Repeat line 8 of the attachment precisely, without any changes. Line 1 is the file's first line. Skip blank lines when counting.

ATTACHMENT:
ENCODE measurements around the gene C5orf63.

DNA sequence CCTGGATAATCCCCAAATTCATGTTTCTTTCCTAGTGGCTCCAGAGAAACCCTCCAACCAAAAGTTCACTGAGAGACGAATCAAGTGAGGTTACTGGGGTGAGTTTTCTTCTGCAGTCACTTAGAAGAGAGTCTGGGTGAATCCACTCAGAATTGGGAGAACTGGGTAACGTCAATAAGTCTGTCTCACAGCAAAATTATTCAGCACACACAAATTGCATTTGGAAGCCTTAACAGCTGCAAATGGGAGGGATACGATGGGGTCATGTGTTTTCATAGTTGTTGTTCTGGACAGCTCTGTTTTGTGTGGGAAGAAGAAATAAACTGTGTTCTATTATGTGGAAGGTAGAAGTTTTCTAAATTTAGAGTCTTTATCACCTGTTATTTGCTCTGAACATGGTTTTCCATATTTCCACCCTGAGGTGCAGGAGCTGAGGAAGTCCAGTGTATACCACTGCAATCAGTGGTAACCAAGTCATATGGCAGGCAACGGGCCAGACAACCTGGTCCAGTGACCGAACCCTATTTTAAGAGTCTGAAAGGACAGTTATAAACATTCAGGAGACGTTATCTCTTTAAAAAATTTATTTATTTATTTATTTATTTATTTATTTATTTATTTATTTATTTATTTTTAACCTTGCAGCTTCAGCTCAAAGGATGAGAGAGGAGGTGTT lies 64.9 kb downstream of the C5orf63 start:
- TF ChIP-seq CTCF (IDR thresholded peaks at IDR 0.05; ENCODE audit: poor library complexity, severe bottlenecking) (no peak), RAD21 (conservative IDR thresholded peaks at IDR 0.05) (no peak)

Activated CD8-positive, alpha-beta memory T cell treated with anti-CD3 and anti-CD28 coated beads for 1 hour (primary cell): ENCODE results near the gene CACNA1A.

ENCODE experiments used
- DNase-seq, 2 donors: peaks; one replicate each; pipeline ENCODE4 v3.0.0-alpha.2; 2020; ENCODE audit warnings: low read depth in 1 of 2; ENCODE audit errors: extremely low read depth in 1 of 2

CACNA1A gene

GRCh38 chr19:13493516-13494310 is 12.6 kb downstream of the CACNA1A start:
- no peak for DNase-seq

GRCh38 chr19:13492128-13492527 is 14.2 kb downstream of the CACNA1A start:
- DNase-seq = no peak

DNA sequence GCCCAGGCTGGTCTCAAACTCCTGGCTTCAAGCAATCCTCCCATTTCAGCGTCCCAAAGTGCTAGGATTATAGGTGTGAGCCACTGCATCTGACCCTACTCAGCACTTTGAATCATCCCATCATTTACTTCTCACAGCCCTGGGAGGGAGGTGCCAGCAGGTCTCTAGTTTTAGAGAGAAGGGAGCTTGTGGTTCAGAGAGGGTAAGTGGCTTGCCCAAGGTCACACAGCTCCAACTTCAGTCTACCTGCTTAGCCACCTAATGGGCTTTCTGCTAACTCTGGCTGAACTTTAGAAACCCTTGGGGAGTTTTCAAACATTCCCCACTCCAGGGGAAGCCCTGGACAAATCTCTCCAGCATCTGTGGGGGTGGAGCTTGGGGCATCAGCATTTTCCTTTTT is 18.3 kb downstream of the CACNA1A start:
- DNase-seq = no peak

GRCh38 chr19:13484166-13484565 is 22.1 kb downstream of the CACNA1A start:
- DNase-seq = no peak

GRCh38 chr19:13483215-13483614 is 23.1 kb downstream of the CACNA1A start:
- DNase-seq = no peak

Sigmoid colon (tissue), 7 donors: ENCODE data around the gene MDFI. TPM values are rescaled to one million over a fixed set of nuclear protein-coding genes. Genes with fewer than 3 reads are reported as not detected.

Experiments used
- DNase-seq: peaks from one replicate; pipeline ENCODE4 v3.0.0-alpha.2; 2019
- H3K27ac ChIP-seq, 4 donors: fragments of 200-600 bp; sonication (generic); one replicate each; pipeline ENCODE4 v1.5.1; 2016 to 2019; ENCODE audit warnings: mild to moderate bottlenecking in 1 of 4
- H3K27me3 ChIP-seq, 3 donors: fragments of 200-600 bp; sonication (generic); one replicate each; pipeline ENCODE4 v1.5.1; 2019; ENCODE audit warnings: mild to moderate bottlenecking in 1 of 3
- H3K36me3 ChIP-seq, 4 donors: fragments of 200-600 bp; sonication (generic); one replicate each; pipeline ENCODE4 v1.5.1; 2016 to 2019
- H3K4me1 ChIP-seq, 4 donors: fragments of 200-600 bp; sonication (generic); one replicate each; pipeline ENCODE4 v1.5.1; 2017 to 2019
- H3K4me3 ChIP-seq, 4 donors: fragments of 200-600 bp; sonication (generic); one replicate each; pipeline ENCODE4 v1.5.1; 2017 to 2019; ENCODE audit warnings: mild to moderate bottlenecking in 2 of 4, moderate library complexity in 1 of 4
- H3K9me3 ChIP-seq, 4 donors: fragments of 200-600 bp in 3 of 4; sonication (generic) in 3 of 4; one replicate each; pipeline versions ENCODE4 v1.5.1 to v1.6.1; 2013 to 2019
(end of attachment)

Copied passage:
GRCh38 chr19:13493516-13494310 is 12.6 kb downstream of the CACNA1A start: